Blockchain has been the buzz among supply management organizations that wonder how the technology will benefit them and their processes.
Since it enables multiple parties to be engaged in one long-running transaction, blockchain is a boon from a supplier-management perspective, says Saleem Khan, global head of data innovation at Dun & Bradstreet, a Short Hills, New Jersey-based commercial data and analytics provider. Blockchain offers transparency and enables tracking where goods are coming from in real time, he says. Take food provenance as an example.
“You now have an ability with this technology to track every supplier and every link along the chain,” Khan says. “You can track the farm that produced the goods, the company that packaged the goods, the company that shipped the goods from another country into the U.S., and finally, the retailer that sold the goods. So, if I'm a large retailer in the U.S. at the end of the supply chain, I can track all the way down to the farm in Argentina that produced the spinach.”
Benefits of Blockchain
Until now, that traceability has been very fragmented in disparate databases, Khan says: “One of the benefits of blockchain is the idea that you can have multiple parties in a decentralized way sharing information and making everything transparent.”
For supply managers, Khan says, blockchain also offers:
●Smart contracting capability to automate payments along the supply chain
●The ability to standardize processes across the entire supply chain, rather than having numerous disparate tools
●The ability for companies to compete for the best price. “You might be able to find real-time suppliers in Argentina that have the best price for the quality of spinach you are looking for,” he says.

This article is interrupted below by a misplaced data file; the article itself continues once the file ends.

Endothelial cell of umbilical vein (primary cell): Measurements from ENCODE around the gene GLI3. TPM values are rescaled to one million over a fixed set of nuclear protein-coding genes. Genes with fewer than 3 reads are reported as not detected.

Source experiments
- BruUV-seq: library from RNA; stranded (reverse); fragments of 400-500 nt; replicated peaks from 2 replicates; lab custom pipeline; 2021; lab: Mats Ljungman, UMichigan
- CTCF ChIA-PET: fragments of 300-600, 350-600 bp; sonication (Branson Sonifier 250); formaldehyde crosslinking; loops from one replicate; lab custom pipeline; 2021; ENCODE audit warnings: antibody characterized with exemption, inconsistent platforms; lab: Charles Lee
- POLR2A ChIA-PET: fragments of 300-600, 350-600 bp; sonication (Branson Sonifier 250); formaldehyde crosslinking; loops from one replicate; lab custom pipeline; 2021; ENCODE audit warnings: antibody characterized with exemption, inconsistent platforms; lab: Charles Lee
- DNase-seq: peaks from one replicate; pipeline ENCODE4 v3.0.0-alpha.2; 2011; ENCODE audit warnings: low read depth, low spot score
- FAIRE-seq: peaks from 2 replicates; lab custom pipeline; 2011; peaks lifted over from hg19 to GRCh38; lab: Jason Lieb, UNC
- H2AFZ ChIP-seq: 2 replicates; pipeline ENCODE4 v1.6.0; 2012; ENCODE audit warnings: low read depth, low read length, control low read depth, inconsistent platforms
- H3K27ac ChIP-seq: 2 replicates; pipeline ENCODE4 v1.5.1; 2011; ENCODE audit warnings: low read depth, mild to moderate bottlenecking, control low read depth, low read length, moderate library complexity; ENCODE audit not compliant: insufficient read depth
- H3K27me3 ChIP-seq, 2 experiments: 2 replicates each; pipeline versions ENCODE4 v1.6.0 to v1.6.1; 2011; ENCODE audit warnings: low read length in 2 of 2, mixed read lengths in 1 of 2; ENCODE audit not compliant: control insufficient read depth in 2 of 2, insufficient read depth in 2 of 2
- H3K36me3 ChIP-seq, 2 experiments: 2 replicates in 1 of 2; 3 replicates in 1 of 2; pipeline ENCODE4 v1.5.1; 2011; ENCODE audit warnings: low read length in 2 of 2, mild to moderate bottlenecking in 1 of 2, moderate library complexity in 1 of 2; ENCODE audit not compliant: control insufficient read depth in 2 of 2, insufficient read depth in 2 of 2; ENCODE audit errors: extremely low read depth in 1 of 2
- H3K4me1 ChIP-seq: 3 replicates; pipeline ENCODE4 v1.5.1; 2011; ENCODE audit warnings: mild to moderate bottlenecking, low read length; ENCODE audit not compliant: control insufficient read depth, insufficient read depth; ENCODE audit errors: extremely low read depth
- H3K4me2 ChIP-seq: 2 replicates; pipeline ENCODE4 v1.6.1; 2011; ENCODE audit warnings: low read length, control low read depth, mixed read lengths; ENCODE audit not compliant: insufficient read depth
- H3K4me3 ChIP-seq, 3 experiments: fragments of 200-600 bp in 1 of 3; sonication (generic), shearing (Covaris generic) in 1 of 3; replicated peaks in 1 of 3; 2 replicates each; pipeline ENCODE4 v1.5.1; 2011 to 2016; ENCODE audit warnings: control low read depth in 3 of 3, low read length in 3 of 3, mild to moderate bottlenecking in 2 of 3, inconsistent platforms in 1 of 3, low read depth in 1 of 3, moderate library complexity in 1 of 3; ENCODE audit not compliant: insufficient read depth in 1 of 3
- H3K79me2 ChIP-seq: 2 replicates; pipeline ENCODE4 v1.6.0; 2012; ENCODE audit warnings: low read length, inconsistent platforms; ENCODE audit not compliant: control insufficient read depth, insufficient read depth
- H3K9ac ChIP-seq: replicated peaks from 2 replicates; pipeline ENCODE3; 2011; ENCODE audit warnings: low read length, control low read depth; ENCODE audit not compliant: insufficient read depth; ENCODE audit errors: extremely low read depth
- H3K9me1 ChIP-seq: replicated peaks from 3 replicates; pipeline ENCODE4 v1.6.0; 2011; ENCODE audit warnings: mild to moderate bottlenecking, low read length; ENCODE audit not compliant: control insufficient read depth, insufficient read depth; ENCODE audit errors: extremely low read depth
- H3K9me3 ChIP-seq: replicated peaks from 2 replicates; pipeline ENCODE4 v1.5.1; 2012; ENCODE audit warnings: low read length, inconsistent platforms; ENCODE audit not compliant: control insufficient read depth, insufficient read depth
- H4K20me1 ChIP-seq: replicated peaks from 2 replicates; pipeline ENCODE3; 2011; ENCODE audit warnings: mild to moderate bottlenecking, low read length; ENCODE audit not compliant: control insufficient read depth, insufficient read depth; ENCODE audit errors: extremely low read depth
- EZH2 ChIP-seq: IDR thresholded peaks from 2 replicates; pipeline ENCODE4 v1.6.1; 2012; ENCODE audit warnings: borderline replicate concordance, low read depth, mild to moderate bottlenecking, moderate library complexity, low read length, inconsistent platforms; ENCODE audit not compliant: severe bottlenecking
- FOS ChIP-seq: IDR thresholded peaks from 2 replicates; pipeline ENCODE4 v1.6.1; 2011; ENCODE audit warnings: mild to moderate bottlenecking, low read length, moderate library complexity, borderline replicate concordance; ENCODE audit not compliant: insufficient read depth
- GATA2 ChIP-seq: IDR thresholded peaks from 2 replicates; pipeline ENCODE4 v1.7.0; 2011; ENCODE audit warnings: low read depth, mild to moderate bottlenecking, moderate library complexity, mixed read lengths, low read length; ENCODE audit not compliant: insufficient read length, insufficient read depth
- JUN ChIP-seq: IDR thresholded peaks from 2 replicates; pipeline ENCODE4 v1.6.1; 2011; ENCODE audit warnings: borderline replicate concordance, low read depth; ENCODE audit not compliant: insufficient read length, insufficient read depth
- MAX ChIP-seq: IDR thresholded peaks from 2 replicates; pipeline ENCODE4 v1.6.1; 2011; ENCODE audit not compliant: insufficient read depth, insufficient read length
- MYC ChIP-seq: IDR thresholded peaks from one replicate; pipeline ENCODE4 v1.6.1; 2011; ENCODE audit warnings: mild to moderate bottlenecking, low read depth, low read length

Blockchain also enables the creation of trust among the parties. “The trust component is interesting because it requires a bridge between the physical and the digital world,” Khan says.
“What I mean by that is you still need someone to go to that farm in Argentina and confirm that it's a legitimate farm, that it is run by a legitimate organization and that it's authorized to operate in the country,” he explains. “The first part of trust is confirming in the physical world that the business is trustworthy. The second part of automating the trust is digitizing it. Once you've confirmed the farm is legitimate by physically going there, a certificate or seal within blockchain can be used as confirmation that you have tamper-proof evidence that someone has visited that location, that it's a legitimate farm and that the farmer isn't going to sell tainted products.”
Speeding Toward Standardization
Blockchain is going to become a standard process among supply management organizations, Khan predicts. Shipping and logistics companies like Maersk are looking to automate their processes using distributed ledger technology. Walmart and other companies are considering blockchain for food provenance and other processes.
“Early adopters are investing in this and are trying to determine what the best adoption mechanism is,” Khan says. "There will be hurdles with respect to legacy technologies. But the long-term trend is using something like a blockchain or a distributed ledged technology to track multiple parties and to make the supply chain more transparent regarding transactions.
“In two to three years — if we're still talking about blockchain — blockchain will have failed. The reason I say this is blockchain needs a user interface, a front end.” Khan envisions it as a software-as-a-service tool, where a supply chain manager or supplier provides company information as well as the verification that the company is allowed to operate in its location. “And behind the scenes,” he says, “that software as a service — the front end — is using a blockchain for all the participants. The end user never really touches the blockchain.”